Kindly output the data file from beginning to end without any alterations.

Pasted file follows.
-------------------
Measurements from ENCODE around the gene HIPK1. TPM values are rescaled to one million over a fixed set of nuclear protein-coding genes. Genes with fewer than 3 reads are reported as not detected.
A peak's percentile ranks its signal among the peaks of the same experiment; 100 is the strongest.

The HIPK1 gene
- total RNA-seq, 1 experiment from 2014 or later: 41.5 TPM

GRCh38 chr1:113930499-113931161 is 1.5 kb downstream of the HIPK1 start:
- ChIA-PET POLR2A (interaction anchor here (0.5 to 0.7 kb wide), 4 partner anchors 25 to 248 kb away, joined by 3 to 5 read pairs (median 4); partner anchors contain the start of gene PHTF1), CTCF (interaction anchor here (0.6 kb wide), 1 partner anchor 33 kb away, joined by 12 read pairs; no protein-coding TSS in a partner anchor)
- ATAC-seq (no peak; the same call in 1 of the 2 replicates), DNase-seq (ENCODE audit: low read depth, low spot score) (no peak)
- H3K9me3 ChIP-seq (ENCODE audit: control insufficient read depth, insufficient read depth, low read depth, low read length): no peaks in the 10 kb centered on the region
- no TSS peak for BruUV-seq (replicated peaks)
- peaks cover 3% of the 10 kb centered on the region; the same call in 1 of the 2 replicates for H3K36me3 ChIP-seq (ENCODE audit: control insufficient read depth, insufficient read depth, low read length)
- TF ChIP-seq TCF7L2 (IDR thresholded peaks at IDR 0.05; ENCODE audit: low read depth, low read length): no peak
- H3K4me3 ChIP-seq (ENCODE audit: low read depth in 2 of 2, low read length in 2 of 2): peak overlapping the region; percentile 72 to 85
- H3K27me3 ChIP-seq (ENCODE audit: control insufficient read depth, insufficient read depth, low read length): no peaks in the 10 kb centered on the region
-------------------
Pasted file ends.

Measurements from ENCODE around the gene HIPK1. TPM values are rescaled to one million over a fixed set of nuclear protein-coding genes. Genes with fewer than 3 reads are reported as not detected.
A peak's percentile ranks its signal among the peaks of the same experiment; 100 is the strongest.

The HIPK1 gene
- total RNA-seq, 1 experiment from 2014 or later: 41.5 TPM

GRCh38 chr1:113930499-113931161 is 1.5 kb downstream of the HIPK1 start:
- ChIA-PET POLR2A (interaction anchor here (0.5 to 0.7 kb wide), 4 partner anchors 25 to 248 kb away, joined by 3 to 5 read pairs (median 4); partner anchors contain the start of gene PHTF1), CTCF (interaction anchor here (0.6 kb wide), 1 partner anchor 33 kb away, joined by 12 read pairs; no protein-coding TSS in a partner anchor)
- ATAC-seq (no peak; the same call in 1 of the 2 replicates), DNase-seq (ENCODE audit: low read depth, low spot score) (no peak)
- H3K9me3 ChIP-seq (ENCODE audit: control insufficient read depth, insufficient read depth, low read depth, low read length): no peaks in the 10 kb centered on the region
- no TSS peak for BruUV-seq (replicated peaks)
- peaks cover 3% of the 10 kb centered on the region; the same call in 1 of the 2 replicates for H3K36me3 ChIP-seq (ENCODE audit: control insufficient read depth, insufficient read depth, low read length)
- TF ChIP-seq TCF7L2 (IDR thresholded peaks at IDR 0.05; ENCODE audit: low read depth, low read length): no peak
- H3K4me3 ChIP-seq (ENCODE audit: low read depth in 2 of 2, low read length in 2 of 2): peak overlapping the region; percentile 72 to 85
- H3K27me3 ChIP-seq (ENCODE audit: control insufficient read depth, insufficient read depth, low read length): no peaks in the 10 kb centered on the region